George Washington Book Sign
George Washington was commander in chief of the continental army during the Revolutionary War in 1775-1781 and the first president of the United States in 1789-1897. Naturally, the bookplate of such a person is of great interest to collectors and historians. There is a legend that the idea of a star-striped American flag was conceived from the stars and stripes on the coat of arms of Washington, but this is doubtful. Benjamin Franklin – an associate of Washington, one of the designers of the Great Seal of the United States, spoke about the stars and stripes on the coat of arms: “We, not he – he did not know this, took his coat of arms, multiplied and glorified his path to our magnificent national banner” . This was written in the poem Drama in Five Acts (A Drama in Five Acts. New York. 1876). popular English poet M.F. Tapper (M.F. Tupper) and consistent with the patriotic impulse of society. The story was repeated many times and served as an occasion for this legend. George Washington himself said the following about the meaning of the flag design: “We took the stars from the sky, red is the color of our Motherland, the white stripes that separate it mean that we have separated from it, these white stripes will go down in history as a symbol of Freedom.”
Bookplate of J. Washington – Rococo-style heraldic chippendale. The emblem of the family, which has been known since the 12th century when one of the ancestors captured the Washington Old Hill estate, located in the north-east of England, is taken as the basis. The emblem depicts a silver shield with three red stars and two also red stripes, crowned with a golden crown, on which, in turn, is a black bird with wings spread. At the bottom of the tape is the motto: “EXITUS ACTA PROBAT” (the result justifies the act). On the bookplate, the shield has an asymmetric shape, on both sides of the shield are shoots and rose branches. At the bottom of the cartouche, handwritten in the font “Georg Washington”. The size of the sign is 97×64. The absence of a date on the sign caused difficulties in determining whether the sign was engraved in America or in England. There are two opinions on this score.
In 1771, Washington ordered an original engraving on copper and 300 prints of bookplates in London, which was done according to its technical requirements in 1772. Washington pasted these signs on many books from its library of nearly 900 volumes.
A collector from America, Roland G. Curtin, wrote in 1908 in an article “Ex libris of doctors” in his article: “It occurred to me that his general style closely resembles one of the signs executed by Paul Revier. Given the fact that Revir was an ardent admirer of Washington and that he worked immediately after the Revolution, we can assume that perhaps he gave Washington a sign as proof of his respect. The only argument against this hypothesis is that the heraldic bookplates after the Revolution were not popular in the families of Washington and Revir. Although, as I said, some believe that this was done in England. A thorough study and accurate calculations were exhaustive and, including other articles, but no mention was made of such an acquisition in England. ” Paul Revere (Paul Revere) (1734-1818) – the hero of the American Revolution, a master of silver.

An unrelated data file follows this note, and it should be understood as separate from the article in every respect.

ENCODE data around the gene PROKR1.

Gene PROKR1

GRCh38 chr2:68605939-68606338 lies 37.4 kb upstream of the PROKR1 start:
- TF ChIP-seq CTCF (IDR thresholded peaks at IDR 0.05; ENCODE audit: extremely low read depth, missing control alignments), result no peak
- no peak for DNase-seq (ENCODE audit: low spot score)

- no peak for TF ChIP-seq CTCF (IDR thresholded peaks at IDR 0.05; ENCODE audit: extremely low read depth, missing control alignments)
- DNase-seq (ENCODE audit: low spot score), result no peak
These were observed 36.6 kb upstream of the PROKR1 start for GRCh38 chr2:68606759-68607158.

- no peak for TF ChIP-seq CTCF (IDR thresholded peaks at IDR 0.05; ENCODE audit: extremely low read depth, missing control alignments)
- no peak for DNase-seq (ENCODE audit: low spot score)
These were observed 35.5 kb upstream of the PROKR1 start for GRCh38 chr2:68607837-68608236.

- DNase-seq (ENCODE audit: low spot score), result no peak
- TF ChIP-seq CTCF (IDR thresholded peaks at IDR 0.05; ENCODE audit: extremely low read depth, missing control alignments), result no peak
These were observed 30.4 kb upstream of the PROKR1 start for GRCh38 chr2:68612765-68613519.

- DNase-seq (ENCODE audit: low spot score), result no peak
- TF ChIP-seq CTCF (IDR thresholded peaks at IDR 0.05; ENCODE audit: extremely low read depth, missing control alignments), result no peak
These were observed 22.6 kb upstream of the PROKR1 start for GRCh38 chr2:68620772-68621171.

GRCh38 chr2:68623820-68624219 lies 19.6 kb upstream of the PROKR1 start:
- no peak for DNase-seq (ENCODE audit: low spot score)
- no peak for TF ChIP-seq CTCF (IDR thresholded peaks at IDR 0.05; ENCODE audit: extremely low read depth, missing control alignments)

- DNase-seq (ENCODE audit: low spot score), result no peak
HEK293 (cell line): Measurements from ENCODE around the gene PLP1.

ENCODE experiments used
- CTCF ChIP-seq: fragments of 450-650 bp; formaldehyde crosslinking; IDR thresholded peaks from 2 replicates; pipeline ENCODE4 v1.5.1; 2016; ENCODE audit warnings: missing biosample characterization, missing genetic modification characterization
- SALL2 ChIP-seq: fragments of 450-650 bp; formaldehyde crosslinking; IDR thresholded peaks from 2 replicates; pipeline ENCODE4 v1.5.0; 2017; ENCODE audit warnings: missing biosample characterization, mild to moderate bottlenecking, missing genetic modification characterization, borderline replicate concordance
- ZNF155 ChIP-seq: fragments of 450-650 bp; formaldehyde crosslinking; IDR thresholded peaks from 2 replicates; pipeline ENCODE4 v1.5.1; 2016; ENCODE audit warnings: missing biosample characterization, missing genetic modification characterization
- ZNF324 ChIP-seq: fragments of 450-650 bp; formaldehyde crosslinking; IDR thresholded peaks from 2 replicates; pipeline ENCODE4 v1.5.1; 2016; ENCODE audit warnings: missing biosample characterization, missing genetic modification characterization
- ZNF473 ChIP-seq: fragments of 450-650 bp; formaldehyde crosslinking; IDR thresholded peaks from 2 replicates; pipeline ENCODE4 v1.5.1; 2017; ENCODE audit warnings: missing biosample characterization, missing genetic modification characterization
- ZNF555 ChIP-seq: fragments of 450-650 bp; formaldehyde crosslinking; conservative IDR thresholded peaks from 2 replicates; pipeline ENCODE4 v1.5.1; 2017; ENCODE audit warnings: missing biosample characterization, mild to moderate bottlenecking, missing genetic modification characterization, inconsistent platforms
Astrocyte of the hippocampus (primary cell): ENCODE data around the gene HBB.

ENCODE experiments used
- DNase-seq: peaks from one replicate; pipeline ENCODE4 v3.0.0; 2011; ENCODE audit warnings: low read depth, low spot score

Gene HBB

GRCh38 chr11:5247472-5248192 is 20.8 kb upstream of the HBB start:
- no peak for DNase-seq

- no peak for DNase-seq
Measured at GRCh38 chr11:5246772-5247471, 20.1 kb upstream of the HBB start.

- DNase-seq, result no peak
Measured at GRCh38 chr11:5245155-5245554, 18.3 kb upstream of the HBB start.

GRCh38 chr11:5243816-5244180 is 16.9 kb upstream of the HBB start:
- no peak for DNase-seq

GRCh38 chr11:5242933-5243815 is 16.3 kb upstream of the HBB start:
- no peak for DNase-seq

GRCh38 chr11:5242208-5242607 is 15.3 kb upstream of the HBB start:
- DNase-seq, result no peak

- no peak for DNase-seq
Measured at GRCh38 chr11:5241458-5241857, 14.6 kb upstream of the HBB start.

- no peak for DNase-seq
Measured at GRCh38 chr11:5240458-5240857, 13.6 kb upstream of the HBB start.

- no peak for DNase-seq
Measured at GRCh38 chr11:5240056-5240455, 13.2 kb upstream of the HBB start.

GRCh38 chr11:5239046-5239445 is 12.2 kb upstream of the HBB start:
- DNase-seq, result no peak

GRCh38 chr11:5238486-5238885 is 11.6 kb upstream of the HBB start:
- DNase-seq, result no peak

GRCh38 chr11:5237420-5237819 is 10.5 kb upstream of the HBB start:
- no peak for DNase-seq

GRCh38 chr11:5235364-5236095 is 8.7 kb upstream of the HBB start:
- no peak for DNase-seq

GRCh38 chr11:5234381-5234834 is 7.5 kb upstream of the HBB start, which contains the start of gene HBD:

Washington’s copper plate cliché was handed over to descendants, and they made prints for acquaintances. Such copies should be recognized, since the original is almost impossible to find.
Over time, the owner of the original copper board became the banker from Philadelphia, Bush W. Adams, possibly a descendant of John Adams – first vice president and second president. During the 1864 World Exposition in Philadelphia, Adams made many copies of the badge, which were sold at the fair in favor of wounded and sick United States soldiers. To increase the value of the specimens, Adams broke the cliches in half and threw both halves from the bridge into the Shuilkill River. The sale of these prints brought the fund a net income of more than one thousand dollars.
This sign was repeatedly faked and, to increase the value, it was placed in books for sale, allegedly once owned by J. Washington. At the end of the 19th century, circulations were made from the original prints, but on modern paper, or were sold and are being sold as inexpensive facsimiles.
Caution should be exercised if such signs are offered. Their authenticity can be verified as follows. Look at the sheet of bookplate light and see if the dark lines in the paper structure are visible or not. If the paper is of the XVIII century, then the lines are visible, on the later paper the lines are invisible. Another way to check. When the sign of George Washington was made, the engraver cutter slipped and made a very small scratch. If this line is not visible, then you are offered a fake.
In 2010, the original bookplate of J. Washington was auctioned with a starting price of $ 1,500 and was sold for $ 3,000. The same sign is in the Metropolitan Museum of Art in New York.